α-SMA staining was performed to detect activated PSCs among primary PSCs and islets, as α-SMA expression is the most commonly used index of PSC activation [13]. Primary PSCs were cultured on cover glasses coated with poly-L-lysine. The cells were fixed in 4% paraformaldehyde and incubated overnight at 4℃ with a mouse anti-α-SMA antibody (1:400; Sigma-Aldrich, St. Louis, MO, USA). The cells were then incubated with a rhodamine-labeled anti-mouse IgG antibody (1:100) as the secondary antibody. The nuclei were stained with 4′,6-diamidino-2-phenyl-indole (DAPI). The percentage of a-SMA-positive cells among primary PSCs was calculated. Islets were fixed in 4% paraformaldehyde, and pelleted in 2.5% agar (US Biological, Salem, MA, USA). The specimens were embedded in paraffin, and cut into 3 µm. The sections were incubated overnight at 4℃ with the mouse anti-α-SMA-antibody (1:400; Sigma-Aldrich), as the primary antibody followed by incubation with a biotin-conjugated rabbit anti-mouse IgG and avidin-biotin complex (VECTASTAIN ABC Kit; Vector Laboratories, Burlingame, CA, USA), as the secondary antibody. The slides were developed using diaminobenzidine (Sigma-Aldrich) and counterstained with hematoxylin. The percentage of the α-SMA-stained area per islet section was calculated.

Western blot analysis

Western blot analyses were performed as described previously [15]. The primary antibodies used were the anti-α-SMA antibody (1:2,000; Sigma-Aldrich) and anti-β-actin antibody (1:10,000; Abcam, Cambridge, MA, USA).

Measurement of reactive oxygen species

To measure the production of measurement of reactive oxygen species (ROS), PSCs were loaded with 10 µM dichlorodihydrofluorescein diacetate (DCF; Molecular Probes, Eugene, OR, USA) for 30 minutes at 37℃. The cells were analyzed using a luminometer (excitation/emission at λ=490/535 nm) in a black 96-well plate. A fluorescence microscope was used to observe DCF fluorescence.

Preparation of conditioned media from PSCs

Primary PSCs at passage 1 to 3 after isolation were grown to 80% confluence, then cultured for 48 hours in normoxia or hypoxia. The media were collected, centrifuged to remove cells, and stored at −20℃ until use. For control experiments, conditioned media (CM) from C2C12 cells (a mouse myoblast cell line) were prepared in the same way.

Cell viability and apoptosis assay

Rat islets were incubated for 48 hours in media for culturing PSCs (PSC media), CM from PSCs in normoxia (normoxia-CM) and hypoxia (hypoxia-CM), and CM from C2C12 cells in normoxia and hypoxia. Cell viability was determined using acridine orange (AO)/propidium iodide (PI) staining. Islets were visualized using a fluorescence microscope. Digitalized images were captured and the areas that were stained with PI were quantified using Adobe Photoshop CS 8.0 (Adobe Systems Incorporated, San Jose, CA, USA). In addition, a terminal deoxynucleotidyl transferase-mediated dUTP nick-end labeling (TUNEL) assay was performed to detect apoptosis in islets, as described previously [29]. Islets were fixed with 4% paraformaldehyde, pelleted in 2.5% agar, and embedded in paraffin. The In Situ Cell Death Detection Kit, Fluorescein (Roche Diagnostics, Mannheim, Germany) was used. Apoptotic cells (TUNEL-positive cells) were quantified using a fluorescence microscope. Nuclei were stained with DAPI.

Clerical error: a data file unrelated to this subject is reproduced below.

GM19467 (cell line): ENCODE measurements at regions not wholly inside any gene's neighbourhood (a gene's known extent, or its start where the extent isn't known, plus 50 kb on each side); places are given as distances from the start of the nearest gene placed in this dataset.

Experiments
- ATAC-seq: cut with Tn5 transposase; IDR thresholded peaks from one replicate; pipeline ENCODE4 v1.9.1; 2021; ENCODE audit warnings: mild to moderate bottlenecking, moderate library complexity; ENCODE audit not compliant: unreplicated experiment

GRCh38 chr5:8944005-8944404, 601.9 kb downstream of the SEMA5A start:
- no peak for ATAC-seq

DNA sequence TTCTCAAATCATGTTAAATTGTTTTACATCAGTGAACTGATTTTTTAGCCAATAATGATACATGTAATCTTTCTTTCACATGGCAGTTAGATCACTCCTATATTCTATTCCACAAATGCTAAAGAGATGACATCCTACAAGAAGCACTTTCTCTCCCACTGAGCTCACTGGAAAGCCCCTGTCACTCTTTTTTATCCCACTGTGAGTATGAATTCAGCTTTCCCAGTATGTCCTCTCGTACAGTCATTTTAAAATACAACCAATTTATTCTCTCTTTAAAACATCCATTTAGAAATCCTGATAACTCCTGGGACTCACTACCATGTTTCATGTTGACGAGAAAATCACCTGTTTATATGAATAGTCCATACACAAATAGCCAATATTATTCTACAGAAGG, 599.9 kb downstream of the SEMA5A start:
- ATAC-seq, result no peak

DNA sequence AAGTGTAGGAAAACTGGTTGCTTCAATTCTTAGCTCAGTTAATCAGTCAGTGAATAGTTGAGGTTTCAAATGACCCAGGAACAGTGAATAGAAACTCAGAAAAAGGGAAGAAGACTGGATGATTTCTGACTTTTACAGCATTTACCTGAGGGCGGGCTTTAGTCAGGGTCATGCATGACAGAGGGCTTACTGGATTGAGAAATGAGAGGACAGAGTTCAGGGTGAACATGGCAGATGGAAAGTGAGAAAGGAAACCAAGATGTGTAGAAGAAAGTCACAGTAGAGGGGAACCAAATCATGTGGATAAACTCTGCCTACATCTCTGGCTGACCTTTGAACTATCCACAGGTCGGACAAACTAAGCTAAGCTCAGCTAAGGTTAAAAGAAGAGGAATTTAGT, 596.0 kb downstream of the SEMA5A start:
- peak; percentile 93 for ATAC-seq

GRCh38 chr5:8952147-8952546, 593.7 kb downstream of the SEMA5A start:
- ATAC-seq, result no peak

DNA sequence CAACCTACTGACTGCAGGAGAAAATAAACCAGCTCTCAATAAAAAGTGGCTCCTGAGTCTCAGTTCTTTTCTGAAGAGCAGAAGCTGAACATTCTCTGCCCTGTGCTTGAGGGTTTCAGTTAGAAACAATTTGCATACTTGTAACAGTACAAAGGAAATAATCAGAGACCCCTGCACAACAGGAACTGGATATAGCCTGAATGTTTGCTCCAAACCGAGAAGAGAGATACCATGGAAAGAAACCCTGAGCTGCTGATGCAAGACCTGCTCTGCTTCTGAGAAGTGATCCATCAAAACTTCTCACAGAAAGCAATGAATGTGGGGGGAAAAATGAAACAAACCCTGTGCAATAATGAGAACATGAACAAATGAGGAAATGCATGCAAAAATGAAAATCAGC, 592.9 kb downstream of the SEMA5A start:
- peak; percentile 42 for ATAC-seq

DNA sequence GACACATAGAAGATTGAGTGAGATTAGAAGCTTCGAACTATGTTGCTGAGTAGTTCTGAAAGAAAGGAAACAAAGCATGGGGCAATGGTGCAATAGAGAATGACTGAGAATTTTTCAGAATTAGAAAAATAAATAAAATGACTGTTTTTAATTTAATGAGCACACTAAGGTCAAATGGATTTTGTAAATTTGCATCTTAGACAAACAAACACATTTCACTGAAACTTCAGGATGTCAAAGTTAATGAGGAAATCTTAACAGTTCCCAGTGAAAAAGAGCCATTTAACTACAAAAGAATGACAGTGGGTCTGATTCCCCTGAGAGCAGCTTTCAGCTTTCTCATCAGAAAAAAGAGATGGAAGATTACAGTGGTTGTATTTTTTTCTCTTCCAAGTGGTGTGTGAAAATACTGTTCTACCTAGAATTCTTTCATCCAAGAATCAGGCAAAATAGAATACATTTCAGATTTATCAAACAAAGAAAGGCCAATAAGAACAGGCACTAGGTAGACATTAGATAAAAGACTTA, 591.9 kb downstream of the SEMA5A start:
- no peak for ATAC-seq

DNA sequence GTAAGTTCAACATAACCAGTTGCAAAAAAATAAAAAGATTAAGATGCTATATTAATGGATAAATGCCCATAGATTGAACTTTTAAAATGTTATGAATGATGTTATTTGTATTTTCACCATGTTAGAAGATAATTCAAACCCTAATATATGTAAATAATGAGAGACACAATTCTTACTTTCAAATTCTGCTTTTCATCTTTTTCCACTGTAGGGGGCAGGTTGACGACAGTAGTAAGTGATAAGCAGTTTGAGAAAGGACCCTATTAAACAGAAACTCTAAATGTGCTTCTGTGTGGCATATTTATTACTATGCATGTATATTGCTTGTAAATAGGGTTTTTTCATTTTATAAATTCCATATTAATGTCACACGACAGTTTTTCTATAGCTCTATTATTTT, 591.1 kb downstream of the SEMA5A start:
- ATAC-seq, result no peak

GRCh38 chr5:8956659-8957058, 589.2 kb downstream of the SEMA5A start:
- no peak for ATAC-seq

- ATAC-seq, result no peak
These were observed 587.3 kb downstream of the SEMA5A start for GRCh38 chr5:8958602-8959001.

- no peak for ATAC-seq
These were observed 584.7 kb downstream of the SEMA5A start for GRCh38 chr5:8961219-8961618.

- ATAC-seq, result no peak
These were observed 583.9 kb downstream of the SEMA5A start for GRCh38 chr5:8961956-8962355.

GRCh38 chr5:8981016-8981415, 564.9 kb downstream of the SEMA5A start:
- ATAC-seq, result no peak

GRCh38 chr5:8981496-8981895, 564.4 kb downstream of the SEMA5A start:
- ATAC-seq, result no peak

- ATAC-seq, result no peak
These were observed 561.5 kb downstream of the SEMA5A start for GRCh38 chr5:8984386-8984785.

Detection of various cytokines released from PSCs

Various cytokines, including the tumor necrosis factor-α (TNF-α), interleukin-1β (IL-1β), and interferon-γ (IFN-γ), were measured in PSC media and normoxia-CM and hypoxia-CM from PSCs using a multiplex enzyme-linked immunosorbent assay (ELISA) kit (Rat Inflammatory Cytokines Multi-Analyte ELISArray Kit; Qiagen, Hilden, Germany) and individual ELISA kits (Abcam).

Statistical analysis

Data are expressed as the mean±standard error of the mean (SEM). Differences between groups were evaluated using GraphPad Prism version 3.02 (GraphPad Software, San Diego, CA, USA). To analyze the quantitative variables between groups, Student's t-test or analysis of variance (ANOVA) with post hoc test for multiple comparisons was used. P values of <0.05 were considered to show significance.

RESULTS

Activation of PSCs within the islet after exposure of hypoxia

First, we performed pimonidazole staining in islets. We detected pimonidazole adducts in islets cultured in 1% hypoxia, but not in 20% normoxia, thus confirming the presence of cellular hypoxia under this condition (Fig. 1A). Next, we examined the presence of PSC activation in islets after exposure to hypoxia or normoxia for up to 24 hours. Immunostaining showed the existence of multiple α-SMA-positive cells in islets cultured in hypoxia, indicating the presence of activated PSCs. The percentage of α-SMA-positive cells in islets cultured in hypoxia was significantly higher than that detected in islets cultured in normoxia (2.25%±0.19% vs. 0.47%±0.39%; P<0.05) (Fig. 1B). Western blot analysis also showed a significant increase in the expression of α-SMA in islets cultured in hypoxia (Fig. 1C).

Activation of primary PSCs after exposure to hypoxia

Freshly isolated PSCs were incubated in hypoxia or normoxia for 48 hours. α-SMA staining showed that most PSCs exposed to hypoxia transformed into a myofibroblast-like phenotype, whereas most PSCs exposed to normoxia remained quiescent (Fig. 2).

Involvement of oxidative stress in PSC activation after exposure of hypoxia